Conte does not have a manager, and has never had one, saying he has never found a need to pay someone 15% when he made his career successful on his own. Of course, there are dangers in the musical world, such as not letting yourself be taken advantage of by managers or in contracts. In addition to the community and solidarity aspect of being an AFM member, Conte says his 46 years as a member of Local 47 have especially benefitted from the union’s help in getting health insurance and in receiving residuals and special payments for his recording work.

“In the recording situation, that’s the deal. There’s a lot of young players who have asked me, ‘Why do you have to do it union?’ Sometimes you get calls from somebody who’ll say, ‘Hey, we’re doing this; do you want to go through the union or can we just pay straight?’ I always say, ‘No, we’re going through the union,’” Conte says. “I just got a residual check from a song I recorded with Yolanda Adams probably more than 10 years ago. I don’t even remember what the song was—and that’s why you do union work. That’s when they come through for you; some of these guys don’t get this. The union is a body that protects us in this business of music.”

Since COVID hit, Conte has been doing what most musicians have: practicing his craft and working in his home studio. When not playing music—and moreso lately due to the pandemic—Conte is an avid chess player. “One thing I love about chess is that it’s a true gentleman’s game,” he says. “There’s no cheating; there’s a respect and a politeness to it that is awesome. And then on top of that there’s just so much information. There are so many ways you can move, so many complications to different openings and things. Once you get into it, and understand what it is, it’s just fantastic, and you can spend hours.”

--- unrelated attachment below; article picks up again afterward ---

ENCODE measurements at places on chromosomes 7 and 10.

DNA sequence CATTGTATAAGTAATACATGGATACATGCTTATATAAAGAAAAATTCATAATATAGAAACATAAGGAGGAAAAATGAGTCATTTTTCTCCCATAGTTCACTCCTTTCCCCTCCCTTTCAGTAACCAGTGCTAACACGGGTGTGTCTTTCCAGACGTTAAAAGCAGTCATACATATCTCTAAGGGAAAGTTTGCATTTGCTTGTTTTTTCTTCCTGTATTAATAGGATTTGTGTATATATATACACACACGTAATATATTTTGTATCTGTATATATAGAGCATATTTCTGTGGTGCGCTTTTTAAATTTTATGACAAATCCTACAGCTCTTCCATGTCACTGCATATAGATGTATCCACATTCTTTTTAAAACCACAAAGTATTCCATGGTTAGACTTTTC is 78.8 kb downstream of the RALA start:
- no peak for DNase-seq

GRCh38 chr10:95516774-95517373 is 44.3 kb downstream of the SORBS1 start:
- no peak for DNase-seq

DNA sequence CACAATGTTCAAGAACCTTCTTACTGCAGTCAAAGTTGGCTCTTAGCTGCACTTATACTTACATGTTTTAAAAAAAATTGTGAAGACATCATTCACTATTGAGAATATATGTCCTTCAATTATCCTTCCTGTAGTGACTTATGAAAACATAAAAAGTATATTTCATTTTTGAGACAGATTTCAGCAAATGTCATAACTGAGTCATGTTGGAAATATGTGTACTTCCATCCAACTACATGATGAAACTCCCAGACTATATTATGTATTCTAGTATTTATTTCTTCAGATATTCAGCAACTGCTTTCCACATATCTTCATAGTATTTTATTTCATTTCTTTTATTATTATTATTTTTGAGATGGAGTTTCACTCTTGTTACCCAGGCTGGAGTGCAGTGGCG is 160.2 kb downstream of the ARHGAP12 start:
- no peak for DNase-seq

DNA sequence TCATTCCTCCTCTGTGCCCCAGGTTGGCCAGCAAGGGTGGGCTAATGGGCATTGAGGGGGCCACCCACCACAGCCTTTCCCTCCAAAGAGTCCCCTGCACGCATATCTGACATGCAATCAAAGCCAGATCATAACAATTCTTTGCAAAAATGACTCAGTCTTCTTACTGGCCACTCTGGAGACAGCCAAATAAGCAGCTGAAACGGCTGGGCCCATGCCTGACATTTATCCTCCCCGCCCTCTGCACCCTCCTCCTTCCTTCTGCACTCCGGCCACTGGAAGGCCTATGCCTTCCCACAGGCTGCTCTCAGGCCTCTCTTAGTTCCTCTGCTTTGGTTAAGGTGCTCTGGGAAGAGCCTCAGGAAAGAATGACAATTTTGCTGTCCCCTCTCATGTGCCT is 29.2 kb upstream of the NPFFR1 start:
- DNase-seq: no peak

Basically, Conte says, there is not much happening in the musical world now. “Just stay healthy and exercise, study, work on your craft and don’t give up playing,” he says. “Keep your eyes on the prize; keep the faith; that’s where we’re at right now.”


Luis Conte endorses:

  • Meinl Percussion (Conte also has his own signature series of instruments)
  • Zildjian cymbals and sticks
  • Remo drumheads
  • Gibraltar hardware

A New Approach to Odd-Times for Drum Set

In this book and accompanying audio, drummer Steve Lyman gives an in-depth look at the construction and application of modern time signatures. Breaking down metric units from 5/8 through 17/16, the material provides clear methods of understanding these meters in ways that are fun, creative, and insightful.

A New Approach to Odd-Times for Drum Set, by Steve Lyman, Mel Bay Publications, www.melbay.com.

Pedal Crush

This book is a 376-page trip into the expansive, eclectic, and mesmerizing world of effects pedals. Whether you are a guitarist or another kind of sonic alchemist, this book is sure to delight with its vibrant photos, descriptions, and illustrations. Covering over 800 pedals from dozens of manufacturers and with over 50 exclusive interviews, Pedal Crush also delves into pedal techniques, tips and tricks, pedalboards, software, and more.

Pedal Crush, by Kim Bjorn and Scott Harper, BJooks, www.bjooks.com.

stick bag

QUIVR Tour Dekade Edition Drumstick Bag

The QUIVR Tour Dekade Edition drumstick bag by GruvGear has all the design features of the original version plus a new, detachable drumstick sleeve allowing drummers to hang up to seven pairs on their floor tom and an additional large flat inside pocket which can be used to store up to 14 more sticks. Features cargo pockets for storing drumming accessories, thick and padded adjustable backpack straps, updated locking strap hooks, and Gruv Gear’s Global Recovery Tag.